Peat is the surface organic layer of a soil that consists of partially decomposed organic matter, derived mostly from plant material, which has accumulated under conditions of waterlogging, oxygen deficiency, high acidity and nutrient deficiency.
In temperate, boreal and sub-arctic regions, where low temperatures (below freezing for long periods during the winter) reduce the rate of decomposition, peat is formed mainly from bryophytes (mostly sphagnum mosses), herbs, shrubs and small trees.
In the lowland humid tropics, peat is derived mostly from rain forest trees (leaves, branches, trunks and roots) under near constant annual high temperatures.
In other geographical regions peat can be formed from other species of plants that are able to grow in water-saturated conditions. For example, in New Zealand peat is formed from members of the Restionaceae while in tropical coastal fringes peat is formed in mangrove. New types of peat may still be found.
Definitions of peat vary across disciplines and between authorities for different purposes and there is no universal agreement that is applicable in all circumstances. This is unfortunate because it affects estimates of the area of peatland and determination of important attributes of peat, especially volume and carbon content.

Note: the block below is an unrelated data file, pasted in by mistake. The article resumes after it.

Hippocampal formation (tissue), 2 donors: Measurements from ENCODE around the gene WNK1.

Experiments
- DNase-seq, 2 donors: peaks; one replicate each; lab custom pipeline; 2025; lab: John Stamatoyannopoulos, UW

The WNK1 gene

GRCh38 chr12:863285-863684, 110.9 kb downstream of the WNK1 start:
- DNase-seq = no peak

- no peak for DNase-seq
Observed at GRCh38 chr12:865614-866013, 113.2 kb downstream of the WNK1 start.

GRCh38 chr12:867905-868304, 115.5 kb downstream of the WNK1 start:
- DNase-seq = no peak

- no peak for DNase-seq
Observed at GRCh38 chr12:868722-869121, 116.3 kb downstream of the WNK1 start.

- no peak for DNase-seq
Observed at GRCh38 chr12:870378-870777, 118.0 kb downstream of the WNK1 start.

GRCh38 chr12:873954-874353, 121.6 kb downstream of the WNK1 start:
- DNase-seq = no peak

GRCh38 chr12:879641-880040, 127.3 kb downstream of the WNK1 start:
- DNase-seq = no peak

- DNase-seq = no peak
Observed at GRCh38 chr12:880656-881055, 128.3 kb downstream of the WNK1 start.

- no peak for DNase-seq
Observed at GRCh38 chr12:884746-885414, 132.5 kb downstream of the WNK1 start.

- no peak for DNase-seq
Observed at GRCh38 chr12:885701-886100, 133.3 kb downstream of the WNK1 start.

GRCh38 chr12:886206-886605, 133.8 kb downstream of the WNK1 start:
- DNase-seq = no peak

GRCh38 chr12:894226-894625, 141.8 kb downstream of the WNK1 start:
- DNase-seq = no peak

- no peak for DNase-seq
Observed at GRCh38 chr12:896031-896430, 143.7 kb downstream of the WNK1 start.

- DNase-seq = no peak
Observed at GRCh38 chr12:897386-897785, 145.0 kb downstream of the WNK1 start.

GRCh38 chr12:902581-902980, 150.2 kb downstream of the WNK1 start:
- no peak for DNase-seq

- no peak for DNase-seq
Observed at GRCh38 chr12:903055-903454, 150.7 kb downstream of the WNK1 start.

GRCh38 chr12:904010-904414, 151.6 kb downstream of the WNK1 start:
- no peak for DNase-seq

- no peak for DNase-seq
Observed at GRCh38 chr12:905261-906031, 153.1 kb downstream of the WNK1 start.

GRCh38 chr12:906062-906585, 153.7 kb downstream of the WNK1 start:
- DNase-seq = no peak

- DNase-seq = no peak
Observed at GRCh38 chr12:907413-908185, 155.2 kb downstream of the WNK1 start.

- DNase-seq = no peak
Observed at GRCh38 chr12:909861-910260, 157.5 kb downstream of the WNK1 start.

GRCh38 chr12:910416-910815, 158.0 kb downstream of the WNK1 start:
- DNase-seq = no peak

There is disagreement on the minimum thickness of the soil surface organic layer and the minimum percentage of organic matter in it between different definitions of peat. For example, according to the U.S. Department of Agriculture Soil Classification peat is an organic soil (Histosol) that contains a minimum of 20% organic matter increasing to 30% if as much as 60% of the mineral matter is clay. Other authorities have adopted definitions of peat with organic matter content higher than 30% and thickness greater than 30cm.